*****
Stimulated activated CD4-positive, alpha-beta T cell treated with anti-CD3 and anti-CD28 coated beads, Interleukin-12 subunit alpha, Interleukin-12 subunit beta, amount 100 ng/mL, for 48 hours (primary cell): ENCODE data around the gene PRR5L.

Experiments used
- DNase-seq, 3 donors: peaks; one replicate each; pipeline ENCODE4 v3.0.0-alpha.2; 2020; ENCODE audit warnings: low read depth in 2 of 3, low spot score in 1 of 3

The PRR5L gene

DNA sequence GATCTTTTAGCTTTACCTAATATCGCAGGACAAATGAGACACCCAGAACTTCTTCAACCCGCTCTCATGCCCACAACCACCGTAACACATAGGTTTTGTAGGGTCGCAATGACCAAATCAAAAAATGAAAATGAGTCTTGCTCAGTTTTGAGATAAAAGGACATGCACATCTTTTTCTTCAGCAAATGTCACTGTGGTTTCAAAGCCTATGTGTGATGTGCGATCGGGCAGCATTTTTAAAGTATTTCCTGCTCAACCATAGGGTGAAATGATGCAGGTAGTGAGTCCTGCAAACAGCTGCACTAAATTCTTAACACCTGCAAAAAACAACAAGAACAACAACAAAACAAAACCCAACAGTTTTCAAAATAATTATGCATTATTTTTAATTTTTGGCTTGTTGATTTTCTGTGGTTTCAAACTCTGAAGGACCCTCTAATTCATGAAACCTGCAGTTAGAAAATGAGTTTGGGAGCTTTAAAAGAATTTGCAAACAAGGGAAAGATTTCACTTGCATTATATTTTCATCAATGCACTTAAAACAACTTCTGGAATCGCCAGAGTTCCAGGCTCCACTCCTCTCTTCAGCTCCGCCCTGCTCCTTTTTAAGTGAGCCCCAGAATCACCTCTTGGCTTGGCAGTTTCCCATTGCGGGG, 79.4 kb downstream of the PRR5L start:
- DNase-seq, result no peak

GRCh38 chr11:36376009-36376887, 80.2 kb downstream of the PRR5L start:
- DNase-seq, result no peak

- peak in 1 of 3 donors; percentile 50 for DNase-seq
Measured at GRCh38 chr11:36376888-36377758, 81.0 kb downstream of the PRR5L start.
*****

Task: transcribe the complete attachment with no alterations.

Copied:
Stimulated activated CD4-positive, alpha-beta T cell treated with anti-CD3 and anti-CD28 coated beads, Interleukin-12 subunit alpha, Interleukin-12 subunit beta, amount 100 ng/mL, for 48 hours (primary cell): ENCODE data around the gene PRR5L.

Experiments used
- DNase-seq, 3 donors: peaks; one replicate each; pipeline ENCODE4 v3.0.0-alpha.2; 2020; ENCODE audit warnings: low read depth in 2 of 3, low spot score in 1 of 3

The PRR5L gene

DNA sequence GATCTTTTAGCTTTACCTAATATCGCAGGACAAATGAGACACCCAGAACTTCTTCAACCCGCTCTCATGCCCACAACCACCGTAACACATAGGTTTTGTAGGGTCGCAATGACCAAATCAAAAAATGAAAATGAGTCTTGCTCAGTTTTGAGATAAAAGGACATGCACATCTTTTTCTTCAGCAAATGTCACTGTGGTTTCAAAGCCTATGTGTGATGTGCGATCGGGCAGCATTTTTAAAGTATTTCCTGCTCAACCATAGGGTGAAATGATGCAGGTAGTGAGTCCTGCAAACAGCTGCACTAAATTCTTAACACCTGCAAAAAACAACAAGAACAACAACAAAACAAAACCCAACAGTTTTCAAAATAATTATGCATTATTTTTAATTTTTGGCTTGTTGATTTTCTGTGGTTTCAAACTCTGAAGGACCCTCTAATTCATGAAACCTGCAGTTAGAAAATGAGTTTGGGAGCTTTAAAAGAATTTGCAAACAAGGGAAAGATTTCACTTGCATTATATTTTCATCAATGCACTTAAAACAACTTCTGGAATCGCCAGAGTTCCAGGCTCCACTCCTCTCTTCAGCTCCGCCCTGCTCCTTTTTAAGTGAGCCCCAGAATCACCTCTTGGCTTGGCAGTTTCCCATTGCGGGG, 79.4 kb downstream of the PRR5L start:
- DNase-seq, result no peak

GRCh38 chr11:36376009-36376887, 80.2 kb downstream of the PRR5L start:
- DNase-seq, result no peak

- peak in 1 of 3 donors; percentile 50 for DNase-seq
Measured at GRCh38 chr11:36376888-36377758, 81.0 kb downstream of the PRR5L start.